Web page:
Director: Douglas Heyes
Writer: Charles Beaumont
Cast: John Carradine, H.M. Wynant, Robin Hughes, Frederic Ledebur, and Ezelle Poule
Composer: None (Stock Music)
Air Date: 11/4/1960
Production Code: 173-3642
Following the end of World War I, a hiker named David Ellington (H.M. Wynant) seeks refuge in a mysterious compound known as the Hermitage. Despite the warnings of Brother Jerome (John Carradine), David is persuaded by the humble appeals of the Howling Man (Robin Hughes)—an imprisoned incarnation of the Devil whose façade can, if convincing enough, result in perpetual misery for the human race.
“The Howling Man” should be commended for combining the atmospheric devices of a black-and-white horror film with Charles Beaumont’s penetrating symbolism. Also relevant are any theological undertones contained in this episode, which serve as a unique vehicle through which to analyze the easily manipulated yet remarkably defiant nature of mankind.
When David enters the Hermitage, a number of tropes (e.g. castle walls reflecting flashes of lightning, tilted camera angles, and the bloodthirsty cries of a wild animal) establish a foreboding atmosphere not unlike that of a classic Universal Monster movie. Though a tad melodramatic, John Carradine’s portrayal of Brother Jerome—a figure whose extraordinary tales and uncanny resemblance to a certain biblical character would undoubtedly perturb all but the most resolute of men—works to further accentuate the incredulous, fearful reactions of David, a simple traveler who lacks a thorough knowledge of philosophical matters and thereby falls prey to the machinations of a malevolent supernatural entity.
By growing horns and a goatee after escaping confinement, the Devil effectively transforms into a cartoonish stereotype of himself—an undesirable outcome when considering the already fantastic premise on which “The Howling Man” operates. (That being said, one cannot help but infer a subtle tongue-in-cheek vibe from Beaumont’s metaphorical subject matter).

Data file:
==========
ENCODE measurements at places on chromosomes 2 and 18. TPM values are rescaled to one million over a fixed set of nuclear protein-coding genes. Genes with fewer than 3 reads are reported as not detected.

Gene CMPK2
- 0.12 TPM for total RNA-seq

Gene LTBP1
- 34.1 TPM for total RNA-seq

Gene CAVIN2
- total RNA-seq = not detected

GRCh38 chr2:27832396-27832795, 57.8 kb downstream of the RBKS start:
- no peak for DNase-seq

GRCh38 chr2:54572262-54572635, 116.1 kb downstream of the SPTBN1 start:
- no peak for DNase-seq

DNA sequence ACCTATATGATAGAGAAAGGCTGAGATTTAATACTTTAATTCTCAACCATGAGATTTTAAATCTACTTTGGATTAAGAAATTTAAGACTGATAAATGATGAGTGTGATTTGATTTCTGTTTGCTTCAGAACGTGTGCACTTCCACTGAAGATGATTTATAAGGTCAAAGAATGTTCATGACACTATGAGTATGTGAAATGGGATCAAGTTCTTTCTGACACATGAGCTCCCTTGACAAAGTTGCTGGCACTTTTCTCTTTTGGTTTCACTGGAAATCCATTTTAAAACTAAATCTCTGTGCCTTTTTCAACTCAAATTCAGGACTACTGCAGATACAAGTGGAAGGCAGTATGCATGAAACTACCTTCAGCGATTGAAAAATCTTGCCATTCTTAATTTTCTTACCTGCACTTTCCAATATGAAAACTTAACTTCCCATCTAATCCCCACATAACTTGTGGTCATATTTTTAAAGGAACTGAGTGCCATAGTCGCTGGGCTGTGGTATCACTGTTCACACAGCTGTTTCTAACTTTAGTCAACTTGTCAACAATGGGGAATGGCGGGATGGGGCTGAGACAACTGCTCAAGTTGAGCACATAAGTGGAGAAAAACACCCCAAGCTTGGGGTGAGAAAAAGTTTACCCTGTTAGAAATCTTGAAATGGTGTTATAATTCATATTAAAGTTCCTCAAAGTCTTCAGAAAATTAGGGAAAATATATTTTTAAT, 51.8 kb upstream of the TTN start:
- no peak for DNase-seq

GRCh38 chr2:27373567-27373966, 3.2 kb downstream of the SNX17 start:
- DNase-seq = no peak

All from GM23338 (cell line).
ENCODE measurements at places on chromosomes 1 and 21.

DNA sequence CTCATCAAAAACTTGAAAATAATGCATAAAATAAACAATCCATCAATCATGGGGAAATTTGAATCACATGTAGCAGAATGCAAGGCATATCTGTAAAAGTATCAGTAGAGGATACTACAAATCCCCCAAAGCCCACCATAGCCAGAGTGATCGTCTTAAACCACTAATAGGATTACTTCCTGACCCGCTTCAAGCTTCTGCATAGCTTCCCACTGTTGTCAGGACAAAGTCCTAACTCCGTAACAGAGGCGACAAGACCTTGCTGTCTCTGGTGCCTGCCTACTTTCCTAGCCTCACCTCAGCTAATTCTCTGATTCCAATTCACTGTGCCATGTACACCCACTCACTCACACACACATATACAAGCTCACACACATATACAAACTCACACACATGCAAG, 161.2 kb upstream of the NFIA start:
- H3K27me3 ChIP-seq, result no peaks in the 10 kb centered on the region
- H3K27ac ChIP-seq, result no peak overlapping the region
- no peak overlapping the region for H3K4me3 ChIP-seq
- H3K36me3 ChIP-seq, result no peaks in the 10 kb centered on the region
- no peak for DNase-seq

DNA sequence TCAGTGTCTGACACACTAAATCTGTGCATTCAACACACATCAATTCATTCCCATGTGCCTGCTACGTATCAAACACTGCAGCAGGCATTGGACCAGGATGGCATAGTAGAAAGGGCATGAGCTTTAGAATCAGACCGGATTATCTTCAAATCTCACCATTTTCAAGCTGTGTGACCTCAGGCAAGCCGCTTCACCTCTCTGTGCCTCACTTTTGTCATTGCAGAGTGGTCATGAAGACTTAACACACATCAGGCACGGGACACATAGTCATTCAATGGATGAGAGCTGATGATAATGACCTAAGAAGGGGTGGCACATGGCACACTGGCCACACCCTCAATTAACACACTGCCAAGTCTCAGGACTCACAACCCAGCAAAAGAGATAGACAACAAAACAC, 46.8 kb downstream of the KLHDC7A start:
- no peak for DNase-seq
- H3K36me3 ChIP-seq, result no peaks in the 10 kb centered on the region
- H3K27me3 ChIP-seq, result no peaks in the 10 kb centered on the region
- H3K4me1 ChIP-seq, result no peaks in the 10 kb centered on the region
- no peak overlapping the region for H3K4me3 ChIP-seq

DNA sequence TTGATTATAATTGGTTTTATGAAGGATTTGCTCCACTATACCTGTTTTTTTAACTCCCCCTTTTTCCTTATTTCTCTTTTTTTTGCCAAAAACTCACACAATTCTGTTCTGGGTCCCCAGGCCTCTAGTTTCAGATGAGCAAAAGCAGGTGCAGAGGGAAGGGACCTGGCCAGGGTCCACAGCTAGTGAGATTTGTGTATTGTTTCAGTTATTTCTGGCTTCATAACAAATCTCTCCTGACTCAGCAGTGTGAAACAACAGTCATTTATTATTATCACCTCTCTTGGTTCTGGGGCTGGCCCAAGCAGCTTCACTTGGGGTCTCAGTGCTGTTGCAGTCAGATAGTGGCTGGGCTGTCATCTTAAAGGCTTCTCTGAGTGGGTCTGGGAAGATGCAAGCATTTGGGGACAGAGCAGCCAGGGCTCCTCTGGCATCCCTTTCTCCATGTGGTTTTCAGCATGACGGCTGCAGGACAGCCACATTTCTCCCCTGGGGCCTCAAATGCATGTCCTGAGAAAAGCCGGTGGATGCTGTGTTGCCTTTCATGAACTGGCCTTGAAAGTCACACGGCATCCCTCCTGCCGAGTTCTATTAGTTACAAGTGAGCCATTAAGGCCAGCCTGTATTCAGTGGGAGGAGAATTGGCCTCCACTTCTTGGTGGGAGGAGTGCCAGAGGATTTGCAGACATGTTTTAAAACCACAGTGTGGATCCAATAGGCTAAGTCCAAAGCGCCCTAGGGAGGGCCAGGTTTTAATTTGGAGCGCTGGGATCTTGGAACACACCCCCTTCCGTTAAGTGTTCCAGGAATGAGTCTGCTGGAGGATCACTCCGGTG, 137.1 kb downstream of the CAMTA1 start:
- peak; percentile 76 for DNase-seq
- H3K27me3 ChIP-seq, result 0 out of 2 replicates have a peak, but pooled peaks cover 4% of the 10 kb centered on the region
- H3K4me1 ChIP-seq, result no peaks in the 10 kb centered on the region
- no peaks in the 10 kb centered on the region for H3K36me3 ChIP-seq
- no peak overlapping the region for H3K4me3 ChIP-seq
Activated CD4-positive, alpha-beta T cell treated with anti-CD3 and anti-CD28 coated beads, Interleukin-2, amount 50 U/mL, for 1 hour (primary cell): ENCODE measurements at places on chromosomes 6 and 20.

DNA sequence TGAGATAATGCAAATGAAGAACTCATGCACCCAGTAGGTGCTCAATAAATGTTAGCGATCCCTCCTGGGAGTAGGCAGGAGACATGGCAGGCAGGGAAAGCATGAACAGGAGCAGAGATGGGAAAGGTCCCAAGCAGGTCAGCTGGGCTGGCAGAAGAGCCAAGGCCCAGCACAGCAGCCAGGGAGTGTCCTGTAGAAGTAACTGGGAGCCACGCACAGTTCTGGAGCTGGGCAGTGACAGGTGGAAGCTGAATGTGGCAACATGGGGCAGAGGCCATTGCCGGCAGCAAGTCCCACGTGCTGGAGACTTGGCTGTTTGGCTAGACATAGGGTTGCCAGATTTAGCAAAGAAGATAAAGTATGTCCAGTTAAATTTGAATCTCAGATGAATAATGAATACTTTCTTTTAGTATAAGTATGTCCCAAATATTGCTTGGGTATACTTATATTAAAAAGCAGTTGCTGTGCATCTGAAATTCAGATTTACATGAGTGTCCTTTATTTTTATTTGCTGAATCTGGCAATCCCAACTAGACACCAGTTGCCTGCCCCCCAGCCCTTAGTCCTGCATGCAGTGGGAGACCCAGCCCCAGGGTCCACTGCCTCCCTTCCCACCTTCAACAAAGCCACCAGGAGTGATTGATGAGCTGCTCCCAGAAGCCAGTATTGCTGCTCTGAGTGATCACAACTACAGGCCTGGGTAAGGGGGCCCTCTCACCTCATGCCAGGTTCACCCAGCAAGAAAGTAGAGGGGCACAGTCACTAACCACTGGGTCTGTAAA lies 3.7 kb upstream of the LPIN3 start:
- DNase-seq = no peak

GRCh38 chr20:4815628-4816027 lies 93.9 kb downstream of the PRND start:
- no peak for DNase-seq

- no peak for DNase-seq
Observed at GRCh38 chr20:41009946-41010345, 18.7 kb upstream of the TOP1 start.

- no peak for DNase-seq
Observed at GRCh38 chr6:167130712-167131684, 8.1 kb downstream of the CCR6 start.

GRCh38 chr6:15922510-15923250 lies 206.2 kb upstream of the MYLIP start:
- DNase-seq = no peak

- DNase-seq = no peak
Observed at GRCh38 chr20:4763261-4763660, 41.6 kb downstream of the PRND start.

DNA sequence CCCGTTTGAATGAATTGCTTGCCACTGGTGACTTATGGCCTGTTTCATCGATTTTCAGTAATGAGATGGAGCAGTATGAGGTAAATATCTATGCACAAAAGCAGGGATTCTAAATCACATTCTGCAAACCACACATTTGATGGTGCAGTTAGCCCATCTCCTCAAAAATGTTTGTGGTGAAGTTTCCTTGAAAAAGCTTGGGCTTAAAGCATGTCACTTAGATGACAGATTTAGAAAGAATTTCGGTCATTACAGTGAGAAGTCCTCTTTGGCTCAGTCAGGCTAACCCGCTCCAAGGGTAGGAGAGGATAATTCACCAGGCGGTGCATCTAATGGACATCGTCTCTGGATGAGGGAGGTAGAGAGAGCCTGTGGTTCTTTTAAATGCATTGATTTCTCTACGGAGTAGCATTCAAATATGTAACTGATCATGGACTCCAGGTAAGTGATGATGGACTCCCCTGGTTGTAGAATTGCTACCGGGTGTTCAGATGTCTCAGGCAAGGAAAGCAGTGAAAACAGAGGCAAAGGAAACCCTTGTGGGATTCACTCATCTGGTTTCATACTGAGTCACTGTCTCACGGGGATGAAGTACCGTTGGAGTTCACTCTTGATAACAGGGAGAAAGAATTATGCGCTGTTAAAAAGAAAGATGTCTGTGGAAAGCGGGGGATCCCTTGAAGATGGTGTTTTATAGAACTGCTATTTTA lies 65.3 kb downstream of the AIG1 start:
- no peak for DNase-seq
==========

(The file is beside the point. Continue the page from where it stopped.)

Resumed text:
A commentary on how the devil (note the lowercase “d”) can assume a variety of forms when appealing to human vulnerabilities, “The Howling Man” proposes the frightening notion that, contrary to what many would prefer to believe, the most evil acts are often committed with benevolent intentions at heart. Especially remarkable is the level of nuance employed by Beaumont while exploring his central thesis; specifically, David makes a retrospectively obvious blunder that becomes realistic due to the charming, sympathetic manner with which the Howling Man pleads his case to a compassionate but painfully naïve individual, whose proneness to temptation culminates in a relatable character whereby an otherwise unambiguous moral lesson is conveyed.
An iconic episode, “The Howling Man” earns its reputation as one of the greatest and most memorable installments of The Twilight Zone. Series enthusiasts and dedicated viewers alike will therefore enjoy this offering for its suspenseful, if somewhat predictable, narrative.
Overall Quality: 10/10
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